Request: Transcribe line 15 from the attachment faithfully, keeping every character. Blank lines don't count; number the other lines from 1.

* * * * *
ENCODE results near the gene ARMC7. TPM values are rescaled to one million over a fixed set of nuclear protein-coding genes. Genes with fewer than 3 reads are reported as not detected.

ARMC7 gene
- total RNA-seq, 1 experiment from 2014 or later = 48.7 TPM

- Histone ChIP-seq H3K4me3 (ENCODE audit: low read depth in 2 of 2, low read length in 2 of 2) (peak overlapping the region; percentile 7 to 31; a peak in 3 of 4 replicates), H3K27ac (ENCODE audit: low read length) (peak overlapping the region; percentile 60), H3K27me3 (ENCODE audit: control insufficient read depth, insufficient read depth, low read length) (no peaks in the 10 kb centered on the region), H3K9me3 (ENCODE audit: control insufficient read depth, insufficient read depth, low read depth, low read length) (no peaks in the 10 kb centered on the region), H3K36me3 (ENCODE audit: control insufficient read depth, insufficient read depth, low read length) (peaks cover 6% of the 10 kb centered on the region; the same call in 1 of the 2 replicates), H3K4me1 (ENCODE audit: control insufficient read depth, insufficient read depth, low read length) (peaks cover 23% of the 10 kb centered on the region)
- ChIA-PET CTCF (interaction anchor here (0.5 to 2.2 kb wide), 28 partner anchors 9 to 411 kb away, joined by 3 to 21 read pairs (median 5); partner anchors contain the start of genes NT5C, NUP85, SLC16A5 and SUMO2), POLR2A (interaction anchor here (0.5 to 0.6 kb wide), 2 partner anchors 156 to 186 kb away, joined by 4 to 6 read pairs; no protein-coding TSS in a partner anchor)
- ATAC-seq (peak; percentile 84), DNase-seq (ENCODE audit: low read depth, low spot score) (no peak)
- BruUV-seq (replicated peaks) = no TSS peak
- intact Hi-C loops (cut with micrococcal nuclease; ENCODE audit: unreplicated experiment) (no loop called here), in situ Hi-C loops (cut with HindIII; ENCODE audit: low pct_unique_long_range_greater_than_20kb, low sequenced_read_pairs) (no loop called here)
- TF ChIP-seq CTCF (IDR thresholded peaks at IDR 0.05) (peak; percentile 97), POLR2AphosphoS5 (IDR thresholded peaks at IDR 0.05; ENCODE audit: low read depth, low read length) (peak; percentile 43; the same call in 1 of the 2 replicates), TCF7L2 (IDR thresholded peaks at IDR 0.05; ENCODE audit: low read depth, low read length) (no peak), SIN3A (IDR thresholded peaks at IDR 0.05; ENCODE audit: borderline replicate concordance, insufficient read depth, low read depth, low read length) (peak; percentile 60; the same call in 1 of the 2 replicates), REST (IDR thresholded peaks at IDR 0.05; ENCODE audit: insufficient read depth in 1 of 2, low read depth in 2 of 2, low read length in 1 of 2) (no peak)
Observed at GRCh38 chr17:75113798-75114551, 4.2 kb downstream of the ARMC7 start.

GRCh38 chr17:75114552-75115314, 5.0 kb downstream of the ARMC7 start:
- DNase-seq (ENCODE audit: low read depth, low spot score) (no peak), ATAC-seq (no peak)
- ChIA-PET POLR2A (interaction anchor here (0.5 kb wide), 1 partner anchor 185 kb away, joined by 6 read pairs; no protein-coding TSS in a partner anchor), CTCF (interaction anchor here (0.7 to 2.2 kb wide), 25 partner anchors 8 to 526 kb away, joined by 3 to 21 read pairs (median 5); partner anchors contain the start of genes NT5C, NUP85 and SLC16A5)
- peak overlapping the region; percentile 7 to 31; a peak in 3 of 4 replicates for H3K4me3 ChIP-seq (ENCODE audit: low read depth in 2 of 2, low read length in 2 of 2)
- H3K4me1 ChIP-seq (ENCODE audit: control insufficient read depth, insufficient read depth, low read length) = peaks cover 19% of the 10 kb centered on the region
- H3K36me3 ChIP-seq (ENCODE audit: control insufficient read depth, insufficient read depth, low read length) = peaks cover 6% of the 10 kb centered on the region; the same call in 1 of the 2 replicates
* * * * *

- H3K4me1 ChIP-seq (ENCODE audit: control insufficient read depth, insufficient read depth, low read length) = peaks cover 19% of the 10 kb centered on the region